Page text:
PASO ROBLES — The Estrella Warbird Museum’s Aviation Youth Program had its regular monthly meeting on Saturday, Oct. 19, in Thomson Hall at the Museum. The program provides young people the opportunity to follow their interests and explore career opportunities in aviation and aeronautics.

The Estrella Warbird Museum Program is open to all students in grades 8-12 and meets the third Saturday of each month. On Oct. 19, students toured the California Highway Patrol Aviation Facility and Cal Fire Air Attack Base at the Paso Robles Airport. 

CHP Officer Joe Kingman explained that the role of aviation in their Department consisted of medical/rescue response, surveillance, and enforcement. He led a tour of the facility and compared and contrasted the capabilities of their Eurocopter AS 350 helicopters versus their Cessna 206 Stationair winged airplanes while students studied the aircraft. 

Students in the Estrella Warbird Museum Aviation Youth Program toured Cal Fire’s Paso Robles Air Attack Base and climbed aboard Tanker 75 for a look at the cockpit.

Students found camera and lighting equipment on both the helicopter and airplane to be incredibly sophisticated. 

A fugitive on foot at night could be illuminated by the helicopter’s spotlight with light invisible to him, but clear and visible to law enforcement officers. And the camera on the airplane could display a car’s license plate from 6,000 feet above. 

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Fire Capt. Matt Mihalco hosted the tour of Cal Fire’s Air Attack Base where two Grumman S-2 air tankers and a North American OV-10 air attack observation plane are based. Capt. Mihalco explained that there were 13 air attack bases throughout California, and that these aircraft were primarily responsible for responding to local area fires, but they could be sent anywhere in the state. Students observed the retardant mixing facility at the base while it was explained that retardant dropped by air tankers does not put out the fire, but it slows the spread of the fire and reduces the heat so ground forces can control and extinguish it.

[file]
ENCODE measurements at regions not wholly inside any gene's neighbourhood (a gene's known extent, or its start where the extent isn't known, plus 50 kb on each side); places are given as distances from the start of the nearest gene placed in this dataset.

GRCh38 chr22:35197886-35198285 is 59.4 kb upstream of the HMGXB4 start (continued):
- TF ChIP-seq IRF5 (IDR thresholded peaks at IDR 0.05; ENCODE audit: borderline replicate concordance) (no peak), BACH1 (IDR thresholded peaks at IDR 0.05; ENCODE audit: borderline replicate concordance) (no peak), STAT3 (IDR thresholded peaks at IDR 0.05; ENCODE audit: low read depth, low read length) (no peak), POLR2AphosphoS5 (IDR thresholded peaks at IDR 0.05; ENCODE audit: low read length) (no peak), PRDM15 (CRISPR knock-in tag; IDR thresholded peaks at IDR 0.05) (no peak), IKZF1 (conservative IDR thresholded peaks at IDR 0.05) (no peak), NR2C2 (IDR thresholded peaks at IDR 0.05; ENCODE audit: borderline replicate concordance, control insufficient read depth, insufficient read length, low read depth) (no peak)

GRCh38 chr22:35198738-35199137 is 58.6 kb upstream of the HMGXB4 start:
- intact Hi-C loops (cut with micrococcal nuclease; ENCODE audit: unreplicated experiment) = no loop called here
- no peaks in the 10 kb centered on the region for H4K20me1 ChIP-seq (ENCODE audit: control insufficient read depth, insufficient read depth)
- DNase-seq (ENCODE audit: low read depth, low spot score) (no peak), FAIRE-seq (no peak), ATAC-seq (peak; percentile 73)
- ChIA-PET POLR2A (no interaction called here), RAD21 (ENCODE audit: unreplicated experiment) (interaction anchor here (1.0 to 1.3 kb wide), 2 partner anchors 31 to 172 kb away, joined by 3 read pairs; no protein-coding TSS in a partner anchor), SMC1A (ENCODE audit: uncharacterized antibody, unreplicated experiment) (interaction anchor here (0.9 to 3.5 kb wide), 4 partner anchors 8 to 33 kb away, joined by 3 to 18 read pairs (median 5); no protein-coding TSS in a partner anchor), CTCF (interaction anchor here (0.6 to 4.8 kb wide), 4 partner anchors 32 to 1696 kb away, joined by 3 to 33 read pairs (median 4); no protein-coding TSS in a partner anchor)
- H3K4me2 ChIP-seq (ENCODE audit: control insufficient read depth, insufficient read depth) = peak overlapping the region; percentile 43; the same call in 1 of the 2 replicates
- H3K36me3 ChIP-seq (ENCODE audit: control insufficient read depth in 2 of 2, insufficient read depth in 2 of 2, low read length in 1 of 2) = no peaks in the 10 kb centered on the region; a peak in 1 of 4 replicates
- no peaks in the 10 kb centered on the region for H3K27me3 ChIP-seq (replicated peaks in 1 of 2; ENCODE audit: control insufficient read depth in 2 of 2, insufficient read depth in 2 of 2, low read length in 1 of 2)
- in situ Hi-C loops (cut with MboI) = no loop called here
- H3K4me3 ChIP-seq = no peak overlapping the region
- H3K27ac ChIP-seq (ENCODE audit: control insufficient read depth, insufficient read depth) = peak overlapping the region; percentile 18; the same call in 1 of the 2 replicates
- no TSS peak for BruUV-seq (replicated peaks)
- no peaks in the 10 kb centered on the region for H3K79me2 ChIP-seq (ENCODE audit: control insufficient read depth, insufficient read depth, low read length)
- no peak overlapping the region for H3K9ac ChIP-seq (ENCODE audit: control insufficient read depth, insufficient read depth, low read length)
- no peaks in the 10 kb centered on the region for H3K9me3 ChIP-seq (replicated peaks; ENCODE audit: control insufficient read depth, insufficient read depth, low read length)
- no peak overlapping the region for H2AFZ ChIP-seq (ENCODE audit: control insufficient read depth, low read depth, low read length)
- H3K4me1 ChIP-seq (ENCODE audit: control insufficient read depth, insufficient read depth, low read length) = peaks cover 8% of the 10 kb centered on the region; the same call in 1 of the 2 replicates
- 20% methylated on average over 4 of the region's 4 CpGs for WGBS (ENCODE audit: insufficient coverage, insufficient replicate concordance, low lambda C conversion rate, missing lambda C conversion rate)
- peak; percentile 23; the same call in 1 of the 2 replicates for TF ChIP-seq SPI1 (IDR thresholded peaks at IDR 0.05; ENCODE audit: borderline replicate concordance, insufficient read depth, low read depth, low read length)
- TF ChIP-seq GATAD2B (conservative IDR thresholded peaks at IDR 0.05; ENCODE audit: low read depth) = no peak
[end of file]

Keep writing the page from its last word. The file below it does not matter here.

Mihalco described the process of loading the tankers with retardant and students were allowed to climb into the cockpit of one of the air tankers and ask the pilot questions. 

Students returned to Thomson Hall after the tours, briefly discussed some aviation history, principles of flight, and a drone construction project, before lunch. In the afternoon, some students remained at the Museum to work on displays and projects. 

The next meeting will be Saturday, Nov. 16, at 10 a.m. in Thomson Hall, where students will hear vocational presentations from Paul Oyler and Ben Andros for military aviation and Bill Siegal for the airline industry. Students will also learn about, construct and fly drones. 

Keegan Lee, one of the Aviation Youth Program students said, “This is so cool! I learned a lot today, but what I liked the most was talking to Ann, the air tanker pilot. The controls and instruments look so complicated, but her job is so exciting.” 

For more information, students and parents can contact Brad Eaton, Aviation Youth Program Coordinator at 805-550-8755 or N39WR@aol.com.  Estrella Warbird Museum is located at 4251 Dry Creek Rd., Paso Robles. The museum is open Thursday, Friday, Saturday, and Sunday, from 10 a.m. until 4 p.m. Call for Monday holiday hours. 

For general admission information, visit ewarbirds.org.